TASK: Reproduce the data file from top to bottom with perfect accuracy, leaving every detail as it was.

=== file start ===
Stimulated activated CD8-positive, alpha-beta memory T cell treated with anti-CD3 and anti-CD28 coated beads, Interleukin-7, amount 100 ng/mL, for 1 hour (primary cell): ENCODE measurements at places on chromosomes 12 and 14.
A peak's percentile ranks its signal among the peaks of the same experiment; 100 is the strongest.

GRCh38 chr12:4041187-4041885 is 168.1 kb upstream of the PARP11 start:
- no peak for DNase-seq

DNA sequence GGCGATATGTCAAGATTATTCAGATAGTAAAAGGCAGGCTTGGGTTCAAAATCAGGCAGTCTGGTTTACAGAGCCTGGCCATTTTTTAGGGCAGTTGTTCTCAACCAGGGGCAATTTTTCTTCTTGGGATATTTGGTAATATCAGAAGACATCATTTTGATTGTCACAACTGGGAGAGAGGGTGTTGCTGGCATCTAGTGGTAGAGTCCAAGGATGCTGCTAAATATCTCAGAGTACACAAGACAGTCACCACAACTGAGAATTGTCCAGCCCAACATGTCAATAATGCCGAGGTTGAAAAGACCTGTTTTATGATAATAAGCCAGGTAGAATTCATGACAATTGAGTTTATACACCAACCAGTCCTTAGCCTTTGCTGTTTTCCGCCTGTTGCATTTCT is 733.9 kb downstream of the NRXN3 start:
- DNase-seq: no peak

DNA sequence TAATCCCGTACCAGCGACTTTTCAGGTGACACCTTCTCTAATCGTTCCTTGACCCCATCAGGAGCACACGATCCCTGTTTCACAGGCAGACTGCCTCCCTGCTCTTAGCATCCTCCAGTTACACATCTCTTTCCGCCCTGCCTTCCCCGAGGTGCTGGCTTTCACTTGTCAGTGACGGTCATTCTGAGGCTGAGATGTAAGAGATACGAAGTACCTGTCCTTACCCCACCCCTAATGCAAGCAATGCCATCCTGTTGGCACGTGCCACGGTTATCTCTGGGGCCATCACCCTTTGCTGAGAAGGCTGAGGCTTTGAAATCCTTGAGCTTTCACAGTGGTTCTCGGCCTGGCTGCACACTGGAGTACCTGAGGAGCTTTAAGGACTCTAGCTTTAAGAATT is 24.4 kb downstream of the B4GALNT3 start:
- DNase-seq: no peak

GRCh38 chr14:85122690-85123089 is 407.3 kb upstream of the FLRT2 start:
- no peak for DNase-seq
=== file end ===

Stimulated activated CD8-positive, alpha-beta memory T cell treated with anti-CD3 and anti-CD28 coated beads, Interleukin-7, amount 100 ng/mL, for 1 hour (primary cell): ENCODE measurements at places on chromosomes 12 and 14.
A peak's percentile ranks its signal among the peaks of the same experiment; 100 is the strongest.

GRCh38 chr12:4041187-4041885 is 168.1 kb upstream of the PARP11 start:
- no peak for DNase-seq

DNA sequence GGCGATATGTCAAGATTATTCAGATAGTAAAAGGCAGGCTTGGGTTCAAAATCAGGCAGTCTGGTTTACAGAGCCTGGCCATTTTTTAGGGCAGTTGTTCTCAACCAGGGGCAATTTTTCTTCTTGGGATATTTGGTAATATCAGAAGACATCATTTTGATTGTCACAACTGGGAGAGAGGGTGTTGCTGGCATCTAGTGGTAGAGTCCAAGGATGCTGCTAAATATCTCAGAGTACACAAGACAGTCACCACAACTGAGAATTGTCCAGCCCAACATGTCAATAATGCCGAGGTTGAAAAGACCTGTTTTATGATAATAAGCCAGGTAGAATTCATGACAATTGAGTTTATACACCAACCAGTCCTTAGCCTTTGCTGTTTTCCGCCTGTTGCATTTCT is 733.9 kb downstream of the NRXN3 start:
- DNase-seq: no peak

DNA sequence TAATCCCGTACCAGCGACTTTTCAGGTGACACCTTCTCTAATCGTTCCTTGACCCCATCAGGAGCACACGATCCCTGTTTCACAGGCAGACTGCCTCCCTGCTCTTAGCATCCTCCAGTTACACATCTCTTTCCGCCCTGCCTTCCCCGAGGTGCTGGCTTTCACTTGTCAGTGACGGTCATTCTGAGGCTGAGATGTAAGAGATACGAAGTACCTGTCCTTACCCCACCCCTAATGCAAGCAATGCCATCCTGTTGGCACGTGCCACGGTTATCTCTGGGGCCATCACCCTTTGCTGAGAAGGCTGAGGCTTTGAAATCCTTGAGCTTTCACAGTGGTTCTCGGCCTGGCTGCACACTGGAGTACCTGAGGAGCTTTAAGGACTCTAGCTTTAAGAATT is 24.4 kb downstream of the B4GALNT3 start:
- DNase-seq: no peak

GRCh38 chr14:85122690-85123089 is 407.3 kb upstream of the FLRT2 start:
- no peak for DNase-seq